“. . . I think it my duty to consult the chair of Peter, and to turn to a Church whose faith has been praised by Paul . . . The fruitful soil of Rome, when it receives the pure seed of the Lord, bears fruit an hundredfold . . . My words are spoken to the successor of the fisherman, to the disciple of the Cross. As I follow no leader save Christ, so I communicate with none but your blessedness, that is with the chair of Peter. For this, I know, is the Rock on which the Church is built! This is the house where alone the Paschal Lamb can be rightly eaten. This is the Ark of Noah, and he who is not found in it shall perish when the flood prevails.”
—St. Jerome, To Pope Damasus, Epistle 15:1-2 (A.D. 375)
“Number the bishops from the See of Peter itself. And in that order of Fathers see who has succeeded whom. That is the rock against which the gates of hell do not prevail.”
—St. Augustine, Psalm against the Party of Donatus, 18 (A.D. 393)
“Wherefore the most holy and blessed Leo, archbishop of the great and elder Rome, through us, and through this present most holy synod together with the thrice blessed and all-glorious Peter the Apostle, who is the rock and foundation of the Catholic Church, and the foundation of the orthodox faith, hath stripped him of the episcopate, and hath alienated from him all hieratic worthiness. Therefore let this most holy and great synod sentence the before mentioned Dioscorus to the canonical penalties.”
—Council of Chalcedon, Session III (A.D. 451)
To me, this makes a rock-solid (that’s petra-solid) case: In this verse, there is no doubt that Jesus is declaring Peter to be the Rock on which He would build his Church. Seeing these words in stone did more to move me to this truth, and toward the Catholic Church, than almost anything else: my banner above is a photograph I took of this same declaration, in Latin, around the dome of St. Peter’s Basilica, over the high altar and St. Peter’s tomb.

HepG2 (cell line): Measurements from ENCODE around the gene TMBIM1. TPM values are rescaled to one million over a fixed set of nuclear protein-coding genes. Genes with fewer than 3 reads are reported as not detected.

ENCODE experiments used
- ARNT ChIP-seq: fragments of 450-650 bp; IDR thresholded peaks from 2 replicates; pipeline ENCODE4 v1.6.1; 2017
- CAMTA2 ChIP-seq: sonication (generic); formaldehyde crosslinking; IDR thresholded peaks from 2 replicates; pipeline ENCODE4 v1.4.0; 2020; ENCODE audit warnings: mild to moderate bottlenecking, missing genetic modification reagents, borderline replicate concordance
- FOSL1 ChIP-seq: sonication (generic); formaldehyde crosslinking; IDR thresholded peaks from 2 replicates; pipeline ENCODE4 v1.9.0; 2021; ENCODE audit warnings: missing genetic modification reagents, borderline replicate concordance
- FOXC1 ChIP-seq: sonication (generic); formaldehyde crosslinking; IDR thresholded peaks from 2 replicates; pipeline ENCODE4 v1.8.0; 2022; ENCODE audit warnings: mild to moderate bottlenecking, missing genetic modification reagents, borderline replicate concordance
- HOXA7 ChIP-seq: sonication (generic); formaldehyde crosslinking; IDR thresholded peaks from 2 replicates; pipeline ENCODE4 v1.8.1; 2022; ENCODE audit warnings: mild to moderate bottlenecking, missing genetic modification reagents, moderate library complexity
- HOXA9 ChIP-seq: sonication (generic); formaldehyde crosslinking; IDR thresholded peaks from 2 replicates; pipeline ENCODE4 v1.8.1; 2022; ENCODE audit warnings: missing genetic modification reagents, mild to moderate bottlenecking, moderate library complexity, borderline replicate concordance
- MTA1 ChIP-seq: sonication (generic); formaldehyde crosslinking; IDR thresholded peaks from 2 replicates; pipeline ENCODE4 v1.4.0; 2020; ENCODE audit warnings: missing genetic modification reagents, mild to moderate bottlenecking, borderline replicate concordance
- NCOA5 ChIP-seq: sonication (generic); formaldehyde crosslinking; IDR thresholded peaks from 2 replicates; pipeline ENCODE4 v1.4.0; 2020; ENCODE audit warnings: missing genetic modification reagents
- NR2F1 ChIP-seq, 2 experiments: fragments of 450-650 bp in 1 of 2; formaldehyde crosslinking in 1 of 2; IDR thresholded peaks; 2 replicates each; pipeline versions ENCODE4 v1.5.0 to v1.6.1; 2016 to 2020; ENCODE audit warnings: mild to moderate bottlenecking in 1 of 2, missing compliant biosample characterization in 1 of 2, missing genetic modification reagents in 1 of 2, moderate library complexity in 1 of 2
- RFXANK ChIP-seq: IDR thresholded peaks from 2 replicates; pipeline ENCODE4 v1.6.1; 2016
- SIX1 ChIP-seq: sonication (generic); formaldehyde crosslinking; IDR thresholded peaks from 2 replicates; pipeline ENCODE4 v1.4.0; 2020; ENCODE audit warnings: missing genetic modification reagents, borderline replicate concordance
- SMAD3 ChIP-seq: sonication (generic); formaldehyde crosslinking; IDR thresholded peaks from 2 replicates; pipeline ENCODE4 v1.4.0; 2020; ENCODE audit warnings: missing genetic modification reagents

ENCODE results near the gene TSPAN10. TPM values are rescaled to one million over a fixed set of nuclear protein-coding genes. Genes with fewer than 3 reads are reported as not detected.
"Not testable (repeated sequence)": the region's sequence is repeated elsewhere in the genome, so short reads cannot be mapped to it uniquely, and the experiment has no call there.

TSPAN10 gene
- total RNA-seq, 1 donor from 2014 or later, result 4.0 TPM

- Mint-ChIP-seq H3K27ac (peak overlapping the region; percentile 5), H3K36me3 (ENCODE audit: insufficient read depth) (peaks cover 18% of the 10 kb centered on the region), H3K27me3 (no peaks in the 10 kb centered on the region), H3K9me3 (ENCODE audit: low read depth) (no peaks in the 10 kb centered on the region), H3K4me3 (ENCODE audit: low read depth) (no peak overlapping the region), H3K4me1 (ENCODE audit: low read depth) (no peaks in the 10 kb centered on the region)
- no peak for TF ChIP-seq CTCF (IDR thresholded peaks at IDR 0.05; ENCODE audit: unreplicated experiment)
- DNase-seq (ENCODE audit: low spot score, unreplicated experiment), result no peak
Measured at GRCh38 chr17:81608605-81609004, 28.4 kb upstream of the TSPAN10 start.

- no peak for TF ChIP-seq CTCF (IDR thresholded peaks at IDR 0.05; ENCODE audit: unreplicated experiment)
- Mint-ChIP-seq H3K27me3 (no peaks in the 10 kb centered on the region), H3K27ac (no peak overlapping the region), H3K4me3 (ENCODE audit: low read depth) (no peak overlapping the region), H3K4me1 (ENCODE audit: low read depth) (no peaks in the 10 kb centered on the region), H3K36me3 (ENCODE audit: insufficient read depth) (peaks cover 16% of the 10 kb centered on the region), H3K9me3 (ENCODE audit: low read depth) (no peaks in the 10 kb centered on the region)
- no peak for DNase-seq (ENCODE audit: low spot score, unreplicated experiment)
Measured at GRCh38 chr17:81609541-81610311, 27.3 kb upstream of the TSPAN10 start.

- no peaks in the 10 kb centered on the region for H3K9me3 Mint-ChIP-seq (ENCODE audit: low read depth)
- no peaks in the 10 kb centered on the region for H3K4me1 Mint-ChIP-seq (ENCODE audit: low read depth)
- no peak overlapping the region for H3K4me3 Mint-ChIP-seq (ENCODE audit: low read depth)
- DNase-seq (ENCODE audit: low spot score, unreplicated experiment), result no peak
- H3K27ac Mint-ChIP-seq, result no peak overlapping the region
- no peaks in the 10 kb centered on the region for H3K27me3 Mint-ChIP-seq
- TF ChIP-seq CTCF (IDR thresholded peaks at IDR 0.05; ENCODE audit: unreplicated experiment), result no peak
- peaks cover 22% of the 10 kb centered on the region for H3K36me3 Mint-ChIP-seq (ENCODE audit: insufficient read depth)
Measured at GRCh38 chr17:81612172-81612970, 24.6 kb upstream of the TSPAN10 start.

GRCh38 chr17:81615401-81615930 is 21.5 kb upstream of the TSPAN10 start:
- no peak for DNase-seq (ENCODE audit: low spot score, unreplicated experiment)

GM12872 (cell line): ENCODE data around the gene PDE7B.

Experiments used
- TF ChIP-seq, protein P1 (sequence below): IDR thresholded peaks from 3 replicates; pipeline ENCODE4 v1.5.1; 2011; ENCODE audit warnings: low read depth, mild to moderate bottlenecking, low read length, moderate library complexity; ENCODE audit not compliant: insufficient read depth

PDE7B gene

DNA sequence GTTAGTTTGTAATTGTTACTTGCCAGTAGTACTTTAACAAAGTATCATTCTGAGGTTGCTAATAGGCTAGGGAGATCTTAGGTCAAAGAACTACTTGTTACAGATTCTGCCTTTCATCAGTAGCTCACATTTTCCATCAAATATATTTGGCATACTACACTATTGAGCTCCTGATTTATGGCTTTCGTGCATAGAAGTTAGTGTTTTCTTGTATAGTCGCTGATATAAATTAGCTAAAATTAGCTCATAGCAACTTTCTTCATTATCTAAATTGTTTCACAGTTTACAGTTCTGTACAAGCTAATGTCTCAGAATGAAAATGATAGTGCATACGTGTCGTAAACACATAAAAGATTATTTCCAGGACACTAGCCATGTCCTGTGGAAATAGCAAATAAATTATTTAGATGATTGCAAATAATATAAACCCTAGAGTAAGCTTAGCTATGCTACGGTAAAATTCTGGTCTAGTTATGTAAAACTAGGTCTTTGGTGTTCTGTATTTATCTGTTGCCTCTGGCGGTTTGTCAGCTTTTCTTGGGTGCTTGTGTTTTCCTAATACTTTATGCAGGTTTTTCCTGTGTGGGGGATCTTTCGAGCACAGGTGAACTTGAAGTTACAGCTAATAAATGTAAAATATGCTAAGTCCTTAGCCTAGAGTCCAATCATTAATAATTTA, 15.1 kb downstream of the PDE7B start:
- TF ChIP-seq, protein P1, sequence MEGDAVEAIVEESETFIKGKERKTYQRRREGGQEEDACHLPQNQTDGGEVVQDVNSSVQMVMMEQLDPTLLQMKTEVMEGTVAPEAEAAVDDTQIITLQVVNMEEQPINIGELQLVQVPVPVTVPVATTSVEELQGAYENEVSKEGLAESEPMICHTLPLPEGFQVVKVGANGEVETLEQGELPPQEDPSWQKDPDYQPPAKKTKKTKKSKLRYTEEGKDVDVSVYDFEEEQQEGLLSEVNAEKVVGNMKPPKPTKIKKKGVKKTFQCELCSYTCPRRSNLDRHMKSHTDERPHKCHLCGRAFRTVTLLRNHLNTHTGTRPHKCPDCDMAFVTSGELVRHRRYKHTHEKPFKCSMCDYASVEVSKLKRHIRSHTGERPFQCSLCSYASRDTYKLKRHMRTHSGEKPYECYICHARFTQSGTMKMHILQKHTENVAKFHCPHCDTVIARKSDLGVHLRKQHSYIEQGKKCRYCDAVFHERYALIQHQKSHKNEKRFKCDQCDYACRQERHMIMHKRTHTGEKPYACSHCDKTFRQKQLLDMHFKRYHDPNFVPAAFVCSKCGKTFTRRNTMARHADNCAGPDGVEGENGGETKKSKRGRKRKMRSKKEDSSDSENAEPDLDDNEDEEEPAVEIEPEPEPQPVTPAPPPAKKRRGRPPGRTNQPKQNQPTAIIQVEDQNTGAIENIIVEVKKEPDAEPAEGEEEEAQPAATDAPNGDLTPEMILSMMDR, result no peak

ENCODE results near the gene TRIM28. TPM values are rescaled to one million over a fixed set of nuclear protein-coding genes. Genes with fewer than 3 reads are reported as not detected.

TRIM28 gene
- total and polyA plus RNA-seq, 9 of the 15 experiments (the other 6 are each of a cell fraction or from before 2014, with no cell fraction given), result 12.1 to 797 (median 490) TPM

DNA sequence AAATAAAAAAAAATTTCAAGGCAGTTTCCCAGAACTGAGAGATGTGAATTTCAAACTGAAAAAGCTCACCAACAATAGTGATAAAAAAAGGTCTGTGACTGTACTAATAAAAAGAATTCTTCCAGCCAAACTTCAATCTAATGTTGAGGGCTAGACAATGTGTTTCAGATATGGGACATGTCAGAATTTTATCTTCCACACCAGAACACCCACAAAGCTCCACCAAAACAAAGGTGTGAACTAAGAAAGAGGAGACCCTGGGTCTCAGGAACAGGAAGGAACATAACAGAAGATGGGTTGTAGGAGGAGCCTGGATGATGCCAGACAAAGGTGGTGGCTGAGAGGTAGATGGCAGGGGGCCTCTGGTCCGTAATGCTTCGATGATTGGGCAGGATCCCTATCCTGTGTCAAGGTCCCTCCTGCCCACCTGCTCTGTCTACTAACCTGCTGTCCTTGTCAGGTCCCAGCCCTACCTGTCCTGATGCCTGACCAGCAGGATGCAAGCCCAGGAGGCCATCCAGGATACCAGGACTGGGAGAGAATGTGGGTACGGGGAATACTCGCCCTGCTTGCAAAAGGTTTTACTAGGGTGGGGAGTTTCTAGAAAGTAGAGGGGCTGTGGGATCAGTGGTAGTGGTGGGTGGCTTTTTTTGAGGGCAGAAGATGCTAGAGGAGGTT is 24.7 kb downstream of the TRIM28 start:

So I’m realizing why the “tomb of st. peter” is such a popular search term. It seems the issue of St. Peter’s presence and ministry in Rome is one of the major points of contention between Catholics and many Protestants (especially those of an anti-Catholic bent). This is somewhat surprising to me. Even as a Protestant, there was never any question in my mind that Peter ministered and died in Rome — perhaps because I’m also an historian. The historical evidence for Peter being in Rome is not just solid; it’s unanimous. Every historical record that speaks to Peter’s later life and death attests that he died in Rome a martyr under the emperor Nero, ca. A.D. 67. No record places the end of his life anywhere else.
The fact that so many people are searching on Peter in Rome tells me that people are hearing conflicting statements and wondering, searching for the truth. The fact that so many Protestants deny it so vehemently, and refute it so absurdly, tells me that they, however basically, realize the power in our claim. They recognize and in effect acknowledge what we have maintained for many centuries: that having the chief of Apostles as our foundation gives the Roman Catholic Church legitimacy and primacy.
Why else would it be so important to refute that St. Peter was here? He was but a man who died nearly 2,000 years ago. If, as Protestants charge, the Catholic Church left its apostolic foundations long ago and drifted over the centuries into corruption, why should it be so significant what those foundations were? Why deny a well-attested historical fact unless it carries some continuing authority? Do they not realize that in attacking the Roman Church’s foundations, they are undermining their own — since we are their Mother Church, too?
The primary reason for this opposition, I suspect, is that in a fundamentalist view, all religious truth must come from Scripture, sola scriptura — and it is not self-evident from Scripture that St. Peter was ever in Rome. This is also the reason why few Protestants seem to dispute that St. Paul was in Rome: because he tells us he was, repeatedly, in his scriptural epistles. Most more thoughtful Protestants realize that there is a difference between religious truth and historical truth, however intertwined the two may sometimes be; and historical sources are valid authorities for historical truth. These tend to be, incidentally, the Protestants least inclined toward anti-Catholicism.
First Epistle of St. Peter
But the Bible can be an historical source, too. And there is actually a significant testimony in the Bible to Peter’s presence in Rome. In the valediction of Peter’s first epistle, he wrote (1 Peter 5:13 ESV):
She who is at Babylon, who is likewise chosen, sends you greetings, and so does Mark, my son.